If a certain diet worked, everybody everywhere would know about it. Food fads travel around the planet and back. Weight loss scams come and go. You lose money and motivation, but not pounds. Or if you initially lose a few pounds, you gain it back and more.
Greedy companies prey on people with phony promises, bogus beliefs, false and faulty research. They recruit fanatic followers. Where’s the science, folks? The fitness industry needs to divorce the fad diet business. We have to be aware of health hype and question dieting madness.
The following funky diets are a taste of my own amusing rederick. So, don’t try them at home.
Air Diet. You are guaranteed to lose weight. And eventually your life.
Snow Diet. You stay hydrated but hungry. Be on the lookout for yellowish reindeer pee in the white snow.
Leftover Wrapping Paper Diet. Low in calories. Eating ribbon and bows are not allowed.
Dead Christmas Tree Diet. You eat your used tree instead of abandoning it on the curb for garbage pick-up. High in fiber so have extra toilet tissue around.
Walnut Soup Diet. Be on alert for angry squirrels.
Island Diet. You munch on tropical plants and slurp banana juice. May cause excessive belching.
The West Coast Sand Diet. You lay on the beach and drink Margarita’s. I wouldn’t advise it—too harsh on the liver. And too salty.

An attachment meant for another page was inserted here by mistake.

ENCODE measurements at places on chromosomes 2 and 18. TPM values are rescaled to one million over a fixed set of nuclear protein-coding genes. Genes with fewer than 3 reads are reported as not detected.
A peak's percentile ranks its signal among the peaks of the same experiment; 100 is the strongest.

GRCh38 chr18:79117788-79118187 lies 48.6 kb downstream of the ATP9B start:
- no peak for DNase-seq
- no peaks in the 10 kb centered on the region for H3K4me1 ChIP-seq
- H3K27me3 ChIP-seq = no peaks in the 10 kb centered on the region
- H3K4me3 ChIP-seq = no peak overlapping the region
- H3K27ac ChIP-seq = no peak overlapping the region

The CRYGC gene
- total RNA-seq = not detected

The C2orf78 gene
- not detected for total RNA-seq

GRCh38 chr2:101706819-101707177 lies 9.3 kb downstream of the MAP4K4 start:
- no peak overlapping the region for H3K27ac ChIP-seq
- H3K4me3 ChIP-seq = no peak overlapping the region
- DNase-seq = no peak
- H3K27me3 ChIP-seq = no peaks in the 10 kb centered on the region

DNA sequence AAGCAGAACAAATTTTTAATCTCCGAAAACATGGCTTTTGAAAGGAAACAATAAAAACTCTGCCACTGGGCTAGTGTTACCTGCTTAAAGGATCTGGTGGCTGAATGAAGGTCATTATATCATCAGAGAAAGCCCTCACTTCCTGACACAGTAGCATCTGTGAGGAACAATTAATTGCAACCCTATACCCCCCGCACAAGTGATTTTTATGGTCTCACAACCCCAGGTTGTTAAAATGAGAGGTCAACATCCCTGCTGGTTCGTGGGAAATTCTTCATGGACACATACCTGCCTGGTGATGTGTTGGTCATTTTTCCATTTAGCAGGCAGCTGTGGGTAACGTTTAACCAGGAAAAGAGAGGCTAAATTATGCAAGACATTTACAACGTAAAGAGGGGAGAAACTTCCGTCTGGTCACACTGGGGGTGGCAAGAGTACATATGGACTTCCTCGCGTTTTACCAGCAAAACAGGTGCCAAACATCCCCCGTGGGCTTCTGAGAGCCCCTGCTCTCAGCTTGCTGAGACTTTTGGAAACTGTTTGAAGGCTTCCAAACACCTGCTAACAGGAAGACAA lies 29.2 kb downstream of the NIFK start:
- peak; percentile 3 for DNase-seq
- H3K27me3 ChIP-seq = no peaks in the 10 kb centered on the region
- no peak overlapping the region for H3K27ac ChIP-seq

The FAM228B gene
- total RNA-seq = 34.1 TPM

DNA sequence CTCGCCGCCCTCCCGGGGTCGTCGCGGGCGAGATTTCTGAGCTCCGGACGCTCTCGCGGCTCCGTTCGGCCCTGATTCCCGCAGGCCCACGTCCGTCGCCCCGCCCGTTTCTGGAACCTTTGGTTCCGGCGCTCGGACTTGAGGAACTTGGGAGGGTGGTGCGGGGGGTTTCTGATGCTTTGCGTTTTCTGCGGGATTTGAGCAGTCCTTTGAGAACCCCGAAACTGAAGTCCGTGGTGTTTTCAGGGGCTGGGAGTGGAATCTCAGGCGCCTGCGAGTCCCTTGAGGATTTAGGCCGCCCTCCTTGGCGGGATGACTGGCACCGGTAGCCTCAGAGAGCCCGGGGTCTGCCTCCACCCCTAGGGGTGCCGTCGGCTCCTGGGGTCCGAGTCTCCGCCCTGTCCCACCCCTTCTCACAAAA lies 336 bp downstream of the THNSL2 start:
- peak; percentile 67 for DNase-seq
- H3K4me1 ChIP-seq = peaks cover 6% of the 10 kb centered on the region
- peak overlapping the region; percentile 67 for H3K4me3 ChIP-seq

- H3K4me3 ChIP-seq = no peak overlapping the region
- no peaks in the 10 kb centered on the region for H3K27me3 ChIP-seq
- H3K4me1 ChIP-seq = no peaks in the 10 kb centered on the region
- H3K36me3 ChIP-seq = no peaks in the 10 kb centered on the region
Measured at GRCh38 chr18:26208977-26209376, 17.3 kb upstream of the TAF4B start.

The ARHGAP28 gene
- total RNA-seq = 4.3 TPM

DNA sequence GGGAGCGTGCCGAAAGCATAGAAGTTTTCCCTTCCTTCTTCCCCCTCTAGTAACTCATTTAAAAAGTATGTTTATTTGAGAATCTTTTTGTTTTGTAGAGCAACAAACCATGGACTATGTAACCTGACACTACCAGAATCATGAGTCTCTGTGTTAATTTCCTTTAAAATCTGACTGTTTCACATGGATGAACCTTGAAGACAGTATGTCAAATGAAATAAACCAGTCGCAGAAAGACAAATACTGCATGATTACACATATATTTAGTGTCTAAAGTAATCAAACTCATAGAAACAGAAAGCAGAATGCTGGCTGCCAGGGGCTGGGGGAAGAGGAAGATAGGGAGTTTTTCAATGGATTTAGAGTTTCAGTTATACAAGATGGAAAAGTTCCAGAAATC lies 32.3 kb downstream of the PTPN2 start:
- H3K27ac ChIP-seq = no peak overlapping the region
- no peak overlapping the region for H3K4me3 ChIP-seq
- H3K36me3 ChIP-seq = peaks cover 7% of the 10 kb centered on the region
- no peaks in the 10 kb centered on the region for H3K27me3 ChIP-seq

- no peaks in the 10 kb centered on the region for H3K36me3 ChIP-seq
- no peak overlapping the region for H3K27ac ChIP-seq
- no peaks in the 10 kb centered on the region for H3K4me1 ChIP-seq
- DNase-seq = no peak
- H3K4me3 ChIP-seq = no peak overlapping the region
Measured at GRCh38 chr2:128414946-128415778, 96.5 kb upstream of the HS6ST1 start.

The East Coast Rock Diet. You throw rocks into the ocean and eat only what you hit.
The North American Wings Diet. You only eat animals that fly. The exception is a flying squirrel. No products from the earth’s soil allowed.
The Metabolism Mania Diet. You wrap up in a tarp and jog for 40 days while sucking on ginseng root. Caution is advised on windy days. Naked joggers may be arrested for indecent exposure.
The Bacon, Bacon, and More Bacon Diet. Yes, all you consume is bacon. A bunch of bacon for breakfast. A bag of bacon for lunch. A box of bacon for dinner. It’s a bacon bonanza! Prepare to feel bamboozled and bummed.
“Diet scams rank No. 1 among health care frauds reported to the Federal Trade Commission (FTC), with on-the-make marketers deploying a variety of tricks to get people to purchase their wares. Some create websites that look like those of legitimate magazines and news organizations and fill them with phony articles claiming that celebrities have achieved amazing results from their products.
The FTC recently obtained a $500,000 settlement from affiliate marketers in Florida who the agency said sent emails from hacked accounts to trick potential customers into thinking a friend or family member was urging them to try some weight-loss miracle pill,” according to a 2018 article on the AARP website.
“If diets worked, we'd all be thin by now. Instead, we have enlisted hundreds of millions of people into a war we can't win,” writes Neuroscientist Sandra Aamodt in her 2016 book, Why Diets Make Us Fat: The Unintended Consequences of Our Obsession With Weight Loss.
How interesting—the word ‘die’ is found in the word ‘diet.’ Step away from fad-sad-rad-bad diets.
Melissa Martin, Ph.D., is an author, columnist, educator, and therapist. She lives in Ohio. Contact her at email@example.com. Martin writes a weekly column published in The Logan Daily News. The views of this column may not necessarily reflect that of the newspaper.